We’re back in Kathmandu at the lovely Hotel Florid. A flushing en-suite toilet, sink with running water, hot shower, towel and toilet paper provided. Perhaps even better than that, the warm reception and feeling of home coming. This little hotel is certainly my home in Kathmandu.
The trip getting here from Tumlingtar was epic.
Our first jeep which took us from Tumlingtar to Hile was probably several years past it’s best before date. The back tires had treads and looked pretty skookum, not so the two front tires. Those tires had no trace of treads, smooth as a baby’s bottom.
I think the driver had spent more money on a massive speaker secured partially under the back seat than he had on any form of road worthy maintenance! This damn speaker protruded into the foot space for any one sitting in that seat just far enough to ensure they had no room to put their feet flat on the floor. Marianne, Dendi and I switched seats several times to ensure equal opportunity of discomfort! We three sat on the back seat while Tendi and Puri crowded into the front. Puri gets horribly car sick so he rode with his head out the window while Tendi straddled the gear shift and cooked his feet over the overheated engine.
Our driver was friendly and extremely competent. The road was horrendous! A deeply rutted often steep up or steep down, hair-pined, very muddy narrow track. Considerable skill needed to drive in the conditions.
We had a co-driver who we nic-named the “knock-knock boy.” Buses, trucks and the like here often have this assistant riding shotgun. Their job is to knock on the back or side of the vehicle to indicate that there is clearance between the back, side, front etc from other passing vehicles, cliffs or whatever other hazards might present themselves. I hadn’t experienced a knock-knock boy on a small vehicle before but this young fellow turned out to have another job as well. He was an extraordinarily quick tire changer. Yes we got a flat tire – in a muddy quagmire, on an uphill slope. Not one of the bald front tires either. One of the nice rear tires sprung a hissing flattening leak. From the moment we stopped until we climbed back in perhaps ten minutes passed! Impressive. Now we proceeded on three bald tires! The tire changing knock-knock boy and his friend (who seemed to serve no purpose related to our trip) rode in the back of the jeep, nestled among our back packs, but bouncing nearly up to the roof every time we hit a particularly large bump or hole in the road.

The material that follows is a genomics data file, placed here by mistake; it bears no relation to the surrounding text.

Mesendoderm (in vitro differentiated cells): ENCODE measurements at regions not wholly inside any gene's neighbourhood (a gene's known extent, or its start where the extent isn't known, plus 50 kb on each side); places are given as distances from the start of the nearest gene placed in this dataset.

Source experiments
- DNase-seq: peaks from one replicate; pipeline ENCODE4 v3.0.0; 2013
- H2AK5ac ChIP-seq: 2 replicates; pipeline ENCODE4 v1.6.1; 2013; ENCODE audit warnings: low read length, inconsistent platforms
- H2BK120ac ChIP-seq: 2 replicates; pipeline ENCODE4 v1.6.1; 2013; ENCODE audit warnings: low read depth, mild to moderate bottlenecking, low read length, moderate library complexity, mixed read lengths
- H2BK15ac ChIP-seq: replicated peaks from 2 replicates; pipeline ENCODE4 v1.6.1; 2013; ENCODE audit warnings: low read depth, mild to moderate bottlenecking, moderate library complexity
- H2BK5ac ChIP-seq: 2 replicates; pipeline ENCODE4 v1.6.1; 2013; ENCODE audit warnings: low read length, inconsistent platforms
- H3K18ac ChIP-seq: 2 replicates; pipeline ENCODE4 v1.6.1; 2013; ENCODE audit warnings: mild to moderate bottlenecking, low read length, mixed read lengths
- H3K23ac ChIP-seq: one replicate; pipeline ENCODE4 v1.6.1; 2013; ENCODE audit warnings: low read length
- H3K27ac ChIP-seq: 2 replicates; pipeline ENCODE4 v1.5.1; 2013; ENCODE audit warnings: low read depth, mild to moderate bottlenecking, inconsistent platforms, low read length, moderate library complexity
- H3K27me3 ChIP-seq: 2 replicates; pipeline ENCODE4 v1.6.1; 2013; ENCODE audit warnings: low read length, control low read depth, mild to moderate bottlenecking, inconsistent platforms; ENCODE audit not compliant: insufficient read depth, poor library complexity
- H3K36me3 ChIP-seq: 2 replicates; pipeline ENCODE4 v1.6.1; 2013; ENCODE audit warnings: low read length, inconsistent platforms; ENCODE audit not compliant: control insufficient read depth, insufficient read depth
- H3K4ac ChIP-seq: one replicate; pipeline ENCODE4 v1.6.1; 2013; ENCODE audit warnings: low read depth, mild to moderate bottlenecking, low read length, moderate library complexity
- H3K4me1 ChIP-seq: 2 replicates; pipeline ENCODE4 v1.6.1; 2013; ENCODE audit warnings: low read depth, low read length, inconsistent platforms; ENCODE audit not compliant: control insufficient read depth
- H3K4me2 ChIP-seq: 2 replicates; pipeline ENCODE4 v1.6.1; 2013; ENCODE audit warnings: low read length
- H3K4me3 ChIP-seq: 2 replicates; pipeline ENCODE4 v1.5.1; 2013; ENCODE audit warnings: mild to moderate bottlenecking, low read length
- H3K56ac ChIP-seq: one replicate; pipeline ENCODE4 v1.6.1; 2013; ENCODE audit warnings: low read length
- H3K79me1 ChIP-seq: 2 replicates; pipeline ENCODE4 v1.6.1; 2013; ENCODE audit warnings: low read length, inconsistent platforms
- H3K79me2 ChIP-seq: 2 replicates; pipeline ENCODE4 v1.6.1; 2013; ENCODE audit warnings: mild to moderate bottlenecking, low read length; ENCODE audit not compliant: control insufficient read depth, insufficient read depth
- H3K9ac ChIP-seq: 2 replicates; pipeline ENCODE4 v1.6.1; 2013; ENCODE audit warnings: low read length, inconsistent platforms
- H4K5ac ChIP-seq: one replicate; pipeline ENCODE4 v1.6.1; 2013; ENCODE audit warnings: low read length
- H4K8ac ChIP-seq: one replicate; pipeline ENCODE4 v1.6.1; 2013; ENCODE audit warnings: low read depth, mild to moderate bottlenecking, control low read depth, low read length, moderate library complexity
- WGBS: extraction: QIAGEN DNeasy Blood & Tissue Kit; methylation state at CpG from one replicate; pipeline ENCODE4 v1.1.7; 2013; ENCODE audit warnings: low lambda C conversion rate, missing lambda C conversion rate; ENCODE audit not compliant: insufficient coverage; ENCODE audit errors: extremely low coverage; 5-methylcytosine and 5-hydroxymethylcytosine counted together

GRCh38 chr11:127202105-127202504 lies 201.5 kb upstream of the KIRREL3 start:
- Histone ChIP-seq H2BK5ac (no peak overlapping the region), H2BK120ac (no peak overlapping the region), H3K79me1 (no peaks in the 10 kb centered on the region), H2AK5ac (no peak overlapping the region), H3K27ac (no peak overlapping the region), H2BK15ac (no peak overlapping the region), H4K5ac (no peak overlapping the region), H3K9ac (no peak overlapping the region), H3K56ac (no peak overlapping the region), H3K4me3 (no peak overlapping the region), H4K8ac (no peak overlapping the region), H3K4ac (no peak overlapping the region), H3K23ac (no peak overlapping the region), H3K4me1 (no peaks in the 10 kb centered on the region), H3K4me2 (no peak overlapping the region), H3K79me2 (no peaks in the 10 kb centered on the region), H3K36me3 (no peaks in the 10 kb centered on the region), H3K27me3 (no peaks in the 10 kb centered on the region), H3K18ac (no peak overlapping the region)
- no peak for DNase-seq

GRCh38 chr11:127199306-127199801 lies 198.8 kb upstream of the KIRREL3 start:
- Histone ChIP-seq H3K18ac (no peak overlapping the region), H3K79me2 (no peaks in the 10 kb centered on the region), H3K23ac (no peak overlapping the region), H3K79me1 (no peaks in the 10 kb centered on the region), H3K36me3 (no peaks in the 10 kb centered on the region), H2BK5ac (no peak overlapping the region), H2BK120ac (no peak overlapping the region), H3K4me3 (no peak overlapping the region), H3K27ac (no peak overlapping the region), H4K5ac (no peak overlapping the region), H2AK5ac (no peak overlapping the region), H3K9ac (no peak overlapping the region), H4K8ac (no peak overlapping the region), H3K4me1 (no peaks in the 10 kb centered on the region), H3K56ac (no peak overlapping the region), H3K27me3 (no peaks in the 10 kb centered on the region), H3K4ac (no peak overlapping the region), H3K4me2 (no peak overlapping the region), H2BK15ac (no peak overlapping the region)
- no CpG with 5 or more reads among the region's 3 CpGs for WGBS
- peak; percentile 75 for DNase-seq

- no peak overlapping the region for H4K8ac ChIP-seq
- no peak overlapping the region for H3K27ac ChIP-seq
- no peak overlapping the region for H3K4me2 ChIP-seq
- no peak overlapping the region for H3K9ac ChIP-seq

We arrived in Hile about noon. We would have liked to go further but the local jeeps are only licensed to travel within their designated areas…. complexities.
Marianne and I naively enjoyed a foggy afternoon – me blogging pictures from the trek. We had no idea what was to come.
Yesterday we left Hile bound for Kathmandu in a much superior jeep. No need for a knock-knock boy. Better tires, much more comfortable to ride in – thank goodness. We took 13 and a half hours to get here! As long as our flight from Vancouver to Hong Kong. Yikes what a tip!